The re-watch begins. Odds are good this is a mission that will go well beyond five years. I’m certainly fine with that. I’ve got nothing but time. Acknowledging the sheer amount of lore there is on Star Trek, as well as the understanding that there are no shortage of sites that provide better descriptions and behind the scenes information, I’m going to keep such things brief and largely provide my own insights.
For those who want to follow along, I’m working through the original series not by airdate, but by production order. This is how I’ve always done it so as to provide me with an evolutionary context for the series. It really doesn’t matter much beyond the first handful of episodes. It’s critical, I think, for the pilots. The second pilot, “Where No Man Has Gone Before,” is the third episode on the original airdate order. The first pilot, “The Cage,” was unaired as originally presented until 1990, when the ramp-up had begun for the 25th anniversary of the series.
S01E00 – “The Cage”
Under the command of Captain Christopher Pike, the Enterprise answers a distress call from an earth vessel stranded on Talos IV some eighteen years previous. Pike is captured by the mentally-superior Talosians and pressured to become one of a mated pair of zoo specimens with the sole survivor of the vessel in question.
Gene Roddenberry was an idea man who was seeing humanity’s potential in a time of cold war, civil unrest, and foreign war, all under the shadow of the nuclear mushroom cloud. It was, perhaps, pie-in-the-sky thinking, but that sort of optimism was sorely needed. Under the guise of fiction, as with classic literature, higher truths about the real world could be expressed. Better still, the series offered us a possible future of hope and unity… if we wanted it badly enough to work for it.
When this first aired in 1990, I was 16 and already a Trekkie. The more preferred term “Trekker” had come into use, and I defied it. I was old school and proud of it. I was more than familiar with the two-part episode “The Menagerie” that had cobbled together footage from this original pilot. To see this unedited was to see what might have been had it sold. It made me better appreciate what we got and how we got it.
For as forward-thinking as Star Trek was, there are moments where the prejudices of the era still come through, such as Pike’s discomfort with having women serve aboard ship. It’s a hallmark that his first officer is a woman, not that Pike thinks of her as such. Then again, his yeoman is also female, and he seems to have problems with her as well. Aside from these characters and Spock, there’s not a lot of diversity to be had just yet.
There are hints in this episode of what would become staples of the canon. The ship’s doctor is called “Bones,” and performs the psychiatric aspect of his post as a bartender. Pike uses the command “Engage,” which while Kirk rarely used it, it became something of a catchphrase for Picard. Likewise, the first officer is known as “Number One.”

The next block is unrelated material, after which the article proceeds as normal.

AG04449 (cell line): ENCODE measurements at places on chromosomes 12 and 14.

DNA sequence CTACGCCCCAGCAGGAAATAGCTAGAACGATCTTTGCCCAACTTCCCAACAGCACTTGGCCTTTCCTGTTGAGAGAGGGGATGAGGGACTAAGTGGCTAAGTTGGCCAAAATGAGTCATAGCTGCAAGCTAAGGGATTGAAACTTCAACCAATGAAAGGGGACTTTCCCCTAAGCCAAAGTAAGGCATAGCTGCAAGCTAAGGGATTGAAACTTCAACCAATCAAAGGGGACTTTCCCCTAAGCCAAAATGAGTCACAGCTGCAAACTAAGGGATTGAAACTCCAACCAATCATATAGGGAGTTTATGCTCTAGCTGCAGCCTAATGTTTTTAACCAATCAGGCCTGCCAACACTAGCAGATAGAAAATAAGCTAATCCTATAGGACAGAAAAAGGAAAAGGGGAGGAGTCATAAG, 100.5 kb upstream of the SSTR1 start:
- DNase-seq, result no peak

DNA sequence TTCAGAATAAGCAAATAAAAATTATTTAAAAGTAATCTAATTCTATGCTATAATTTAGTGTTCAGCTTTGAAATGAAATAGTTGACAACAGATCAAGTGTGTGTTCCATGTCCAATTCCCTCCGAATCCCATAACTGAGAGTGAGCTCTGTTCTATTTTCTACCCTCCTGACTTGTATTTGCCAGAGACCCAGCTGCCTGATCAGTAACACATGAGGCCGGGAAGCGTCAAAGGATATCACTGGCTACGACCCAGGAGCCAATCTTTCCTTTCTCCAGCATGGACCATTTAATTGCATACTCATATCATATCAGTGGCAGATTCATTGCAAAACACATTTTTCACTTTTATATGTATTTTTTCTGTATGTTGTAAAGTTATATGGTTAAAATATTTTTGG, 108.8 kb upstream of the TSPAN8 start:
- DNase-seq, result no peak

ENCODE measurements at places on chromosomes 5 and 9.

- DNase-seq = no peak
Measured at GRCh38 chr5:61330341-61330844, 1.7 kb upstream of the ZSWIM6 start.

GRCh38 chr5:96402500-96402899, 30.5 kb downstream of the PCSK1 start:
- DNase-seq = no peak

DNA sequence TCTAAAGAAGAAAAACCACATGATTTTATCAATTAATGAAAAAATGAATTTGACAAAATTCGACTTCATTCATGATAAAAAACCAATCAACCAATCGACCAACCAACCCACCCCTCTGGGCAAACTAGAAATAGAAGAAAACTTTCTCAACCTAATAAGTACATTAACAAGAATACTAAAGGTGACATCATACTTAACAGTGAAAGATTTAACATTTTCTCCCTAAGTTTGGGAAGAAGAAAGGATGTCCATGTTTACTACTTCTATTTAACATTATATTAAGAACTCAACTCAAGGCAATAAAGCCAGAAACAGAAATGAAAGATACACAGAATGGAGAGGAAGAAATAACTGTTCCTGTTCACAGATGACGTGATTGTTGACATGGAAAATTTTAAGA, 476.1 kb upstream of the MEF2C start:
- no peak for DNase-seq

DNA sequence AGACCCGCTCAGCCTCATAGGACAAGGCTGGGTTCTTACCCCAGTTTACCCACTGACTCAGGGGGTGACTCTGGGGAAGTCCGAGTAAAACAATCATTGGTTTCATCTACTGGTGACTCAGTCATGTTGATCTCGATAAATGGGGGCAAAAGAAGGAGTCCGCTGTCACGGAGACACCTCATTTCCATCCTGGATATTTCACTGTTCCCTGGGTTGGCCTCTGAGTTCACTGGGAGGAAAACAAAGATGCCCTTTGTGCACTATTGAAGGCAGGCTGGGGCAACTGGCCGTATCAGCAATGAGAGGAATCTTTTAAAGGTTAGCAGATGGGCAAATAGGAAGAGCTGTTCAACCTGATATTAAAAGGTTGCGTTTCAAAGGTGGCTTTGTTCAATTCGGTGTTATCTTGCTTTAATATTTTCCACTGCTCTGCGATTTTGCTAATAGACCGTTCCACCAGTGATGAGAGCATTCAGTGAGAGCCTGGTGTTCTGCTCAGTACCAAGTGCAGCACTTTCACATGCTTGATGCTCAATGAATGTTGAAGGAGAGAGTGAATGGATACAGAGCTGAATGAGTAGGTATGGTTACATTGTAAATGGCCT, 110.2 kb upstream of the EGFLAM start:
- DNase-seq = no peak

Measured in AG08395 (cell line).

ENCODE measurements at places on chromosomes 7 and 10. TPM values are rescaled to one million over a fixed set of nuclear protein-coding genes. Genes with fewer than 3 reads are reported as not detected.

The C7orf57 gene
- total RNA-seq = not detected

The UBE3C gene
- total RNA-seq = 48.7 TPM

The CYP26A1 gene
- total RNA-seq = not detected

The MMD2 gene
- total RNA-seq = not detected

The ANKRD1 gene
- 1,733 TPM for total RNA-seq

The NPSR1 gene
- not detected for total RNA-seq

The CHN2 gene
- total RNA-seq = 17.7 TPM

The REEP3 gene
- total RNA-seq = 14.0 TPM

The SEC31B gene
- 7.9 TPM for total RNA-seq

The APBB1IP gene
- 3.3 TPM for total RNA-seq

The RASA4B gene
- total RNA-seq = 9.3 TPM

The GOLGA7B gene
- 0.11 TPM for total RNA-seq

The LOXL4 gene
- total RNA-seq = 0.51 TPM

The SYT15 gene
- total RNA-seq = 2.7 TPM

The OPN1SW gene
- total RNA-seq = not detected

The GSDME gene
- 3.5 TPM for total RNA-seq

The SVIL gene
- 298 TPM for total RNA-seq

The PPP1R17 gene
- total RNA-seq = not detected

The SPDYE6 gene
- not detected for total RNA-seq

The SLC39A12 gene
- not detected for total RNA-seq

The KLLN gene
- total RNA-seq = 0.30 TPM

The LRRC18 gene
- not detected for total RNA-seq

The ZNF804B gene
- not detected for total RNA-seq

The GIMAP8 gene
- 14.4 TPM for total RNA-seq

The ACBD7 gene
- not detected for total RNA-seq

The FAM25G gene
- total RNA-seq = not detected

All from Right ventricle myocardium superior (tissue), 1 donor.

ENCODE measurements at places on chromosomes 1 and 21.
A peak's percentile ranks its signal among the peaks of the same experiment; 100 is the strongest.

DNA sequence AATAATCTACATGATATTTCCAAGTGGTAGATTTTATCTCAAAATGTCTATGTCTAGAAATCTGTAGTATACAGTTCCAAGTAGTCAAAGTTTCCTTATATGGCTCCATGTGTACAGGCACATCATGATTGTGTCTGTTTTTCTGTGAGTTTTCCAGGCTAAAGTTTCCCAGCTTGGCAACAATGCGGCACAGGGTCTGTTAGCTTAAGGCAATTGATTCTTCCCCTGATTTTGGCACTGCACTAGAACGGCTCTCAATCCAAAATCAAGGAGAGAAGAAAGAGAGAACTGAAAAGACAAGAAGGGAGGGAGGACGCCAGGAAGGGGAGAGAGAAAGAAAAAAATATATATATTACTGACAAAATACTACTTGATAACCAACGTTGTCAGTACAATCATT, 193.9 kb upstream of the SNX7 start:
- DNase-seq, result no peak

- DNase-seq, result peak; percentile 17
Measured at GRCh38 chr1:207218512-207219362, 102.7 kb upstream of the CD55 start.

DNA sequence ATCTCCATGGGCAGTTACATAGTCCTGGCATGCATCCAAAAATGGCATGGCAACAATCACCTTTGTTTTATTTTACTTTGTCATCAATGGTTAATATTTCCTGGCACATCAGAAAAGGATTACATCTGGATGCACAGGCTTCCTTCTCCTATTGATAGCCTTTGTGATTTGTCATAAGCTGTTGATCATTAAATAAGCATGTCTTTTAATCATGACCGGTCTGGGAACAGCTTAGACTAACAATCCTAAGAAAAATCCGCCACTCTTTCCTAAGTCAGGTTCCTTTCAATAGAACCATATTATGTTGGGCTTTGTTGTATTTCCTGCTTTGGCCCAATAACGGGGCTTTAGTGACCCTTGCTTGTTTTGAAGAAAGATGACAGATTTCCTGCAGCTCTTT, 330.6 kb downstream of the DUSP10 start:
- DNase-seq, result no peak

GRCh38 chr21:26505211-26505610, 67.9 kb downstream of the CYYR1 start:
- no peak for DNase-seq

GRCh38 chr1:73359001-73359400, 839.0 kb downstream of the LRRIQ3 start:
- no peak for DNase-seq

We are told in the course of the episode that the time barrier had been broken. At this time in history, the jet jockeys were in a rivalry with those who’d become astronauts (not yet actual scientists themselves) as part of the great pissing contest with the Soviet Union to get to the moon that served as the political substitution for nuclear war. The acknowledgement here is that engineering feats had to happen before brave souls could venture forth to use them. In the years between the second world war and this episode, the sound barrier had been broken, opening the way to the stars. The speed of the Enterprise‘s engines could be computed as the cube of whatever “warp factor” she traveled times the speed of light. Warp one, for example was 1 x 1 x 1 x the speed of light, or simply the speed of light. Warp two was 2 x 2 x 2 x the speed of light, or 8 times the speed of light. And so on up the line. The greater the technology, the greater the potential of the human race to get into trouble if our wisdom failed to keep pace with our tech. In the 1960s, that was a very real fear. Star Trek suggested that on some level we’d achieved that balance.
But… had we really achieved it, or was it just a veneer?
Pike demonstrates the cast down weariness of a man who’d seen too much war and death, overburdened with responsibility. Perhaps he’s speaking for all of us. Perhaps he’s just speaking for Roddenberry. Either way, he was very much in the template of the modern era. As a more serious misstep, he’s also a throwback to a century before. Keeping in mind this was the era of civil rights, Pike suggests to the doctor he might give up his command and become a slave merchant. It’s easy to misread this, and the Talosians did. When presented with this very idea, plucked from his own head, Pike resisted and turned his back on the notion. The green-skinned Orion women are forever part of the lore of Star Trek, perhaps kept to show how far humanity had come by contrast. As awkward as it is, it still somehow managed to highlight the idea that social injustice of that magnitude was a choice of the selfish and irresponsible. In a twist to traditional slavery, it’s mentioned that these verdant beauties actually want to be desired and used. It was a highly problematic — and largely unused — idea at the time, one that wasn’t really explained until the final season of Enterprise. Even so, it served to highlight one of the many ways in which the high-minded and superior Federation and its member worlds were to the likes of the more brutish forces in the galaxy.